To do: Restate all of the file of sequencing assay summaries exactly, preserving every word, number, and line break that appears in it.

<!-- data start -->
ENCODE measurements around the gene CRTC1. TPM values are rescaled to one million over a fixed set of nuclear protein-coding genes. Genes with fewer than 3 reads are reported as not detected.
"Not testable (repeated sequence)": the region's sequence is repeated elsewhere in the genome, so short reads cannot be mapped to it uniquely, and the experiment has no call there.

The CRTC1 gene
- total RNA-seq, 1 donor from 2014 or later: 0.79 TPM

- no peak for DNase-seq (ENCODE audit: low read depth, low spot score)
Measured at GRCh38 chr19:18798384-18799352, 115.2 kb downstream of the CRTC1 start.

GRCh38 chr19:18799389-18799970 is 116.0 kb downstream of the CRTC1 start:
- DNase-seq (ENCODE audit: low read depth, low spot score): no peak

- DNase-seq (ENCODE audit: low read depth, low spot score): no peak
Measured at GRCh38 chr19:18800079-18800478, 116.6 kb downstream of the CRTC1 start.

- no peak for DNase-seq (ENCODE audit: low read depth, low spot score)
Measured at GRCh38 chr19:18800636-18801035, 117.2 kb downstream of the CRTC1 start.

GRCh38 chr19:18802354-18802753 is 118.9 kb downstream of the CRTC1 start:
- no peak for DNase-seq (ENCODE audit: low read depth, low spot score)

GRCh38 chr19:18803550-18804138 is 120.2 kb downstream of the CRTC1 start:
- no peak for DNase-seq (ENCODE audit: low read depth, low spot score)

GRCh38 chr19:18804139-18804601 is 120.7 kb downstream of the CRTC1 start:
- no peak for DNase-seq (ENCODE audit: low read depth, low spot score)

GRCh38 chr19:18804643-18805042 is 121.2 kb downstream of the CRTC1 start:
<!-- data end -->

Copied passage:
ENCODE measurements around the gene CRTC1. TPM values are rescaled to one million over a fixed set of nuclear protein-coding genes. Genes with fewer than 3 reads are reported as not detected.
"Not testable (repeated sequence)": the region's sequence is repeated elsewhere in the genome, so short reads cannot be mapped to it uniquely, and the experiment has no call there.

The CRTC1 gene
- total RNA-seq, 1 donor from 2014 or later: 0.79 TPM

- no peak for DNase-seq (ENCODE audit: low read depth, low spot score)
Measured at GRCh38 chr19:18798384-18799352, 115.2 kb downstream of the CRTC1 start.

GRCh38 chr19:18799389-18799970 is 116.0 kb downstream of the CRTC1 start:
- DNase-seq (ENCODE audit: low read depth, low spot score): no peak

- DNase-seq (ENCODE audit: low read depth, low spot score): no peak
Measured at GRCh38 chr19:18800079-18800478, 116.6 kb downstream of the CRTC1 start.

- no peak for DNase-seq (ENCODE audit: low read depth, low spot score)
Measured at GRCh38 chr19:18800636-18801035, 117.2 kb downstream of the CRTC1 start.

GRCh38 chr19:18802354-18802753 is 118.9 kb downstream of the CRTC1 start:
- no peak for DNase-seq (ENCODE audit: low read depth, low spot score)

GRCh38 chr19:18803550-18804138 is 120.2 kb downstream of the CRTC1 start:
- no peak for DNase-seq (ENCODE audit: low read depth, low spot score)

GRCh38 chr19:18804139-18804601 is 120.7 kb downstream of the CRTC1 start:
- no peak for DNase-seq (ENCODE audit: low read depth, low spot score)

GRCh38 chr19:18804643-18805042 is 121.2 kb downstream of the CRTC1 start: